from which Phong learnt the principles of aesthetics and the history of art. It was through these teachings
that Phong was able to realize the importance of articulating standards of artistic sense and vision that determined the true value and sincerity of a good artist.
The city of Hanoi where Phong spent his early years was a very different one to the overcrowded modern
metropolis it is today. It was a city filled with memories of both happiness and sadness. It was a city filled
with a living history and serenity and regarded as the jewel of Indochina.
Dao Duc would take Phong on his bicycle to explore Hanois suburban villages while relating to him the
stories of Hans Christian Andersen. For the young Phong, these fairy tales conjured up vivid imaginative spaces that he related to the peaceful Vietnamese countryside. He recalls childhood games
amongst topaz-tinged autumn leaves, fascinated by the changing hues from yellows to garnet reds.
The vibrant emerald and peridot greens of summer. The glowing beauty of these colours and the
serenity of the countryside would become his lifelong artistic inspiration. From the quiet villages he had
visited with his father he realized the sophistication of simplicity, which has provided Phong with a
powerful stimulus for creativity.
Vietnam is a country that has never suffered from a lack of artistic sophistication despite decades of tumultuous political upheaval and a modern economic and social history marked by massive change that now
defines the nation and particularly Hanoi,
yet Phong has created a private world that
reflects his inner experiences. While his
paintings are totally Vietnamese in character there are undoubtedly links to the
romanticism of the great European Impressionists, in the sense that his work
contains a universality and independent
humanism with which all cultures can
identify.

Golden Dawn, 2004

Phong readily testifies his admiration for


some of the great artists of the twentieth
century from whose works he learnt valuable lessons.

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I admire Marc Chagalls beautiful soul. From Gustav Klimt, there is a continuing romance and delicacy in his
art. From Paul Klee, there is a brevity and saturation of colour. From Henri Rousseau, there is certain innocence
in the decorative. From Mark Rothko, I have learnt the value of minimalism, and the vividness of depth from
Nicolas de Stal. From Francis Bacon, I have learnt not to fear any extremities, and as for Picasso, his art has
taught me that there are no limitations in art.
While it is evident that there are definite influences from all these artists, Phong remains powerfully independent and too elusive to be categorized.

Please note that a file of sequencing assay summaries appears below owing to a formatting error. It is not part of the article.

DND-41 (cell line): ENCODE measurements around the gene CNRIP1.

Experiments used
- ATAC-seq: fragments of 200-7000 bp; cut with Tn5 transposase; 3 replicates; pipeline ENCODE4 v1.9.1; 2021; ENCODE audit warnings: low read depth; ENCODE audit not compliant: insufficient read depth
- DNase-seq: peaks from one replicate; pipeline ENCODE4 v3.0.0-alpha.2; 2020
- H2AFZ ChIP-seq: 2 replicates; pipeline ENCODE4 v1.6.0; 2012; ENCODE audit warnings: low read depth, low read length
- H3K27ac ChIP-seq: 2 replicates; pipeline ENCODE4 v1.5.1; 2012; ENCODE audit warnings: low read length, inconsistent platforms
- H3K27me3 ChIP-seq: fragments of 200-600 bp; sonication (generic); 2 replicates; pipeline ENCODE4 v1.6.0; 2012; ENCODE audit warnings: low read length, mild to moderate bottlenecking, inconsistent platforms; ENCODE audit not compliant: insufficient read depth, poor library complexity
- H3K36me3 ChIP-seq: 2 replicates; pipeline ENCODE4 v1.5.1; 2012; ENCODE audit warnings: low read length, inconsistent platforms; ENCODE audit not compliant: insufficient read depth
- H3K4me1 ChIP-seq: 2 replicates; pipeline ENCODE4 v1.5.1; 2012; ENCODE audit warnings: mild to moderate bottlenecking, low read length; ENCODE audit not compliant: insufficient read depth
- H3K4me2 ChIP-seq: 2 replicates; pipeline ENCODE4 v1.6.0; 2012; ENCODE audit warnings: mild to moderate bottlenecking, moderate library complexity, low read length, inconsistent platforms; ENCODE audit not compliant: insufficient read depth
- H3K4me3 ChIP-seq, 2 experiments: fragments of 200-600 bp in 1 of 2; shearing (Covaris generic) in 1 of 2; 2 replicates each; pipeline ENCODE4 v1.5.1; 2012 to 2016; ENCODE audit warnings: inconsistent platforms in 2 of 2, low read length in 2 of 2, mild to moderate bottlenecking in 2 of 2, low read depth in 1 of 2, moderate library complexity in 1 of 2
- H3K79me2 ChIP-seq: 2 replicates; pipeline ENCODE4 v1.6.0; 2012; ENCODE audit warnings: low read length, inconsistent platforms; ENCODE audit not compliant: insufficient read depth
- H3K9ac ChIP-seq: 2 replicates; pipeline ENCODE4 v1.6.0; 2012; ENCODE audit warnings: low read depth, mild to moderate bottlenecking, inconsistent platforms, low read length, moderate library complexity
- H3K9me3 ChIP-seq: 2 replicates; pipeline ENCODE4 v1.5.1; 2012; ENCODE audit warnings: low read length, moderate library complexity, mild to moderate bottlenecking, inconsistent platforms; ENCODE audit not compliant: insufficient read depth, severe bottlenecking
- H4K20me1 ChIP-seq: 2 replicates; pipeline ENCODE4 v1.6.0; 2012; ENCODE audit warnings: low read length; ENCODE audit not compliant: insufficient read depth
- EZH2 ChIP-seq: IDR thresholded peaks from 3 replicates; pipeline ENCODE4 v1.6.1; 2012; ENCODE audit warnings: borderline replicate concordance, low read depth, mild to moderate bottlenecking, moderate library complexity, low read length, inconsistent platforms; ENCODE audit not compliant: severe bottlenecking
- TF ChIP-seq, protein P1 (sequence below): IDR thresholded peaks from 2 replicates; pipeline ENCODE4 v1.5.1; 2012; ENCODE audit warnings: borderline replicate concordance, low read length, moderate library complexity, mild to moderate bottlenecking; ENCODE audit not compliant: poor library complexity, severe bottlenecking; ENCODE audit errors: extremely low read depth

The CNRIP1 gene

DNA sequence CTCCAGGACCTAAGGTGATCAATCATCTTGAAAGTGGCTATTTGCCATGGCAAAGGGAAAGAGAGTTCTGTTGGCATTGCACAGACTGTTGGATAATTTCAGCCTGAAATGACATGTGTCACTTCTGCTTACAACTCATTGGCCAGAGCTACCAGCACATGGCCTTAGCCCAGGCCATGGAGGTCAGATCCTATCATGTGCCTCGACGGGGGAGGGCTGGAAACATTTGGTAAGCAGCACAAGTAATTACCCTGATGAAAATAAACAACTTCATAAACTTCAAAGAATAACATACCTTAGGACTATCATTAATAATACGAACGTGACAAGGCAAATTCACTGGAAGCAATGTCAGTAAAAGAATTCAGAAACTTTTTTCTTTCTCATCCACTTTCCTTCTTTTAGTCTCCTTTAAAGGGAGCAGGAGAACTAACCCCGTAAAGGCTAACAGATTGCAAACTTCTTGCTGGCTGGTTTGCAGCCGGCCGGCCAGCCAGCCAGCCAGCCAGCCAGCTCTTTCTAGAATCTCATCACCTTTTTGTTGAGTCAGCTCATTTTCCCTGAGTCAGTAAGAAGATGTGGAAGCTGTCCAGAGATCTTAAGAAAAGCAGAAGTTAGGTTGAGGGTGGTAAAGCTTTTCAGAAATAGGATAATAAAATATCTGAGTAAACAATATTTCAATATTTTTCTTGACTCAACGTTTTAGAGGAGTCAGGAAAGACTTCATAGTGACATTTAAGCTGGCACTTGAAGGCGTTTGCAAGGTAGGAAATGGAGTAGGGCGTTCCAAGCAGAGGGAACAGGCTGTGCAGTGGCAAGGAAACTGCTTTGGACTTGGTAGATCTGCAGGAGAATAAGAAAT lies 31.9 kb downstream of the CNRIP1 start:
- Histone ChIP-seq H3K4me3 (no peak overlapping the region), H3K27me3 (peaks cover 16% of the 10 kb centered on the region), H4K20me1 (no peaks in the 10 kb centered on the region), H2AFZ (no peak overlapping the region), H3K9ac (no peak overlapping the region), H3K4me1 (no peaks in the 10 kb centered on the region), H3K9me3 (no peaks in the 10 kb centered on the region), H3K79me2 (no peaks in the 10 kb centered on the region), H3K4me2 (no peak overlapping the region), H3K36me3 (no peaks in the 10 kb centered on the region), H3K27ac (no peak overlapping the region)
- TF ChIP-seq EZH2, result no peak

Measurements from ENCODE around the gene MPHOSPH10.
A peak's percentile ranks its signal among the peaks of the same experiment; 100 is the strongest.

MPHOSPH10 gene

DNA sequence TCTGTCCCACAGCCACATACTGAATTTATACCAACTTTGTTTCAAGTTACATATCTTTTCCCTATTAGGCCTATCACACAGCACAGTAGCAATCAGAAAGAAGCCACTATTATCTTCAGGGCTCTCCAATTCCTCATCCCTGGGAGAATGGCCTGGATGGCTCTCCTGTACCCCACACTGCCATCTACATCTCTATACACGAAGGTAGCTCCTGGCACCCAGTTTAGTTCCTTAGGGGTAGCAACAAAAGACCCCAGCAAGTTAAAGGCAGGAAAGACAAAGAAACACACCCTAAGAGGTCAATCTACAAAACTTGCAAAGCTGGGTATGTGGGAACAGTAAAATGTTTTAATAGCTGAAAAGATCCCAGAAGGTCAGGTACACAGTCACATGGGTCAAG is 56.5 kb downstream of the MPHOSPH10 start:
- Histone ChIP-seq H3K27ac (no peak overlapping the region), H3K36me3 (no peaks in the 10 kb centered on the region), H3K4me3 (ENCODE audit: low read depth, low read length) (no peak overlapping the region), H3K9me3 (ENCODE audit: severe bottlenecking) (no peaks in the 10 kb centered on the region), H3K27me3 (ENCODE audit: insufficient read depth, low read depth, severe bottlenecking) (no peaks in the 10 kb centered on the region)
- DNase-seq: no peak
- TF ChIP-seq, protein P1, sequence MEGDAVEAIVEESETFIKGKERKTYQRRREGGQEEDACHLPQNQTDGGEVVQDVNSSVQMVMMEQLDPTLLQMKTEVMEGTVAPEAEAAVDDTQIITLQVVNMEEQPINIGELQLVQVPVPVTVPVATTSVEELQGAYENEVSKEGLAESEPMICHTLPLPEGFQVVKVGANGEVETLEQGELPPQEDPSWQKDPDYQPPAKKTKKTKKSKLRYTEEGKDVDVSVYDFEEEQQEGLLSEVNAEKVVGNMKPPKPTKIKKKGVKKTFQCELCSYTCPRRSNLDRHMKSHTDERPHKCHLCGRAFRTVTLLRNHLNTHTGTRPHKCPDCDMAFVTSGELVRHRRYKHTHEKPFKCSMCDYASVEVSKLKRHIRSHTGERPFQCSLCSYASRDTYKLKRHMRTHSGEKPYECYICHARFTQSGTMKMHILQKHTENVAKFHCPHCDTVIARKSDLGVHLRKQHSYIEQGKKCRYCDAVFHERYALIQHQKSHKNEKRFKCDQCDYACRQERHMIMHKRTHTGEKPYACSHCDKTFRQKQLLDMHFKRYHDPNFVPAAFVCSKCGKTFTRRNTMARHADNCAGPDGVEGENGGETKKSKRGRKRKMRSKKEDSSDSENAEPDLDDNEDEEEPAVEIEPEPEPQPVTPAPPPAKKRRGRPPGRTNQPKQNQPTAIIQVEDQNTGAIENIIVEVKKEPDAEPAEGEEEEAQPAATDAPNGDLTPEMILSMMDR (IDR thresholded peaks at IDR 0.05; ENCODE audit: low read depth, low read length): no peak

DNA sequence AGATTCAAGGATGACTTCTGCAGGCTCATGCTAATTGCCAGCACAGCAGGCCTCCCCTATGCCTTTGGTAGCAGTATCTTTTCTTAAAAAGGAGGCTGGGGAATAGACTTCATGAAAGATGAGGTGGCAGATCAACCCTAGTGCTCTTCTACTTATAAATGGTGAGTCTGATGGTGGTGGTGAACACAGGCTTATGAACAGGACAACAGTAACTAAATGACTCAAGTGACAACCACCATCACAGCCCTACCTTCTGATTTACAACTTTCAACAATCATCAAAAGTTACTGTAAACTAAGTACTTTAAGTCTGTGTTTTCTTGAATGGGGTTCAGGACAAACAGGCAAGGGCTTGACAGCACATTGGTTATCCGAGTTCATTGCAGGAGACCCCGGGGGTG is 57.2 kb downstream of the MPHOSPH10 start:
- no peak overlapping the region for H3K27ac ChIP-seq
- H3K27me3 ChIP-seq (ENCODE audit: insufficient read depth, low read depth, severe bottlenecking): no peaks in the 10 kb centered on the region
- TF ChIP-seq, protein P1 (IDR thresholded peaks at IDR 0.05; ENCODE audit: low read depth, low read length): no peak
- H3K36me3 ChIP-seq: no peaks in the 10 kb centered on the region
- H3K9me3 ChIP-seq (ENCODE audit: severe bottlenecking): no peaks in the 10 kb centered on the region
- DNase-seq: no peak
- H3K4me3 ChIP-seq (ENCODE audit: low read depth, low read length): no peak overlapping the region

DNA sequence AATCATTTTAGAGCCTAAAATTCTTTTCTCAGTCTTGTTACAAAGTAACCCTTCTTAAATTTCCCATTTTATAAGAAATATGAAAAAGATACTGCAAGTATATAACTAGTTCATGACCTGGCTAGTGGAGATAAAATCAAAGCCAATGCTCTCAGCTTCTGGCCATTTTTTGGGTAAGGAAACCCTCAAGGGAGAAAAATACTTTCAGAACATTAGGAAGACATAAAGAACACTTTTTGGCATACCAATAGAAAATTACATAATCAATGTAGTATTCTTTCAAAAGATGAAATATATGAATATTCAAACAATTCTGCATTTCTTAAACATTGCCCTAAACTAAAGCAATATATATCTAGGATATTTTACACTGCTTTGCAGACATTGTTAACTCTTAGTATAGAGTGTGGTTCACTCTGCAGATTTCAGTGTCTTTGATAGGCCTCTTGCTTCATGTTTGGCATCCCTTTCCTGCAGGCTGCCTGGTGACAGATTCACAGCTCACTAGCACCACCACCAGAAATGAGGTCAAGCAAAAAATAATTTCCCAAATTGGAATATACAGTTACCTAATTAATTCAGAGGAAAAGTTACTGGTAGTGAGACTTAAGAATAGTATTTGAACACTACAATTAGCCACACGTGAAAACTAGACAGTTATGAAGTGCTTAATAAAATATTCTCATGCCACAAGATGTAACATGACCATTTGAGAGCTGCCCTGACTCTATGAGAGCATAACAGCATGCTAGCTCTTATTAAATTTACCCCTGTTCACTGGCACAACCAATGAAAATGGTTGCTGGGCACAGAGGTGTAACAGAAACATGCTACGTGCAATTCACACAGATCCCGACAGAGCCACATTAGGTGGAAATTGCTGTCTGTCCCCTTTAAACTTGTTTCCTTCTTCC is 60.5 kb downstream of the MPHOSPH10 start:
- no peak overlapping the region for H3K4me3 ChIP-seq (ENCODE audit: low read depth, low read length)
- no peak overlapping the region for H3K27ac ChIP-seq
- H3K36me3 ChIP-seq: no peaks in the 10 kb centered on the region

Phong started painting the villages on the outskirts of Hanoi while still in college,, but it was only in 1992 that
he had the courage, through much perseverance, to commit to becoming a full-time artist. This was a buoyant
period for artists as Vietnam opened up to the international marketplace following its Doi Moi policy in 1986,
which also brought artists and their work to the attention of a broader international audience. This resulted
in Phongs first international showing as a participant in the exhibition The Art of Vietnam in London in 1994.
The symbolic narrative of a serene and ethereal pastoral is part of a poetic repertoire in keeping with
this world of past and present fused into a galaxy of gems. Such an attribute does not denote a flight by
Phong from reality or a refusal to negotiate the difficulties of war and the suppression of his youth. It is
his very independence that has allowed Phong to produce a genre of art that, though conformist, is filled
with individualism through the splendour of colour.

Gems of Hanoi highlights works


from Dao Hai Phongs art practice of
the past decade with many of the
works from the artists personal collection.
Phong paints with a presence that
is filled with experience and depth.
Sunset over the Village (2003) is a
calm face, assured of itself within a
surreal or dreamlike definition that
draws the eye to the changing light
of the sky an experience filled with
creative enchantment.
Similarly, in Golden Dawn (2004)

Blue Sky, 2004

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Phong employs colours redolent of aquamarine, corals and hues of topaz strung into a quiet village at dawn;
the morning light of the quiet countryside serving as an accompaniment to a world of purity. This land of gold
and emerald fields, magnified by a glowing palette has continued to inform all his later works. For the artist,
colour has an incandescence that illuminates the canvas. By submitting totally to the visual, he has brought
forth the emotional as well as capturing both the brutal radiance of the light and its extreme softness. This is
most visual in the painting Myself (2005), where space becomes one of personal experience and solace. He
regards such a space as a necessity, untouched by any outside influences for the development of his artistic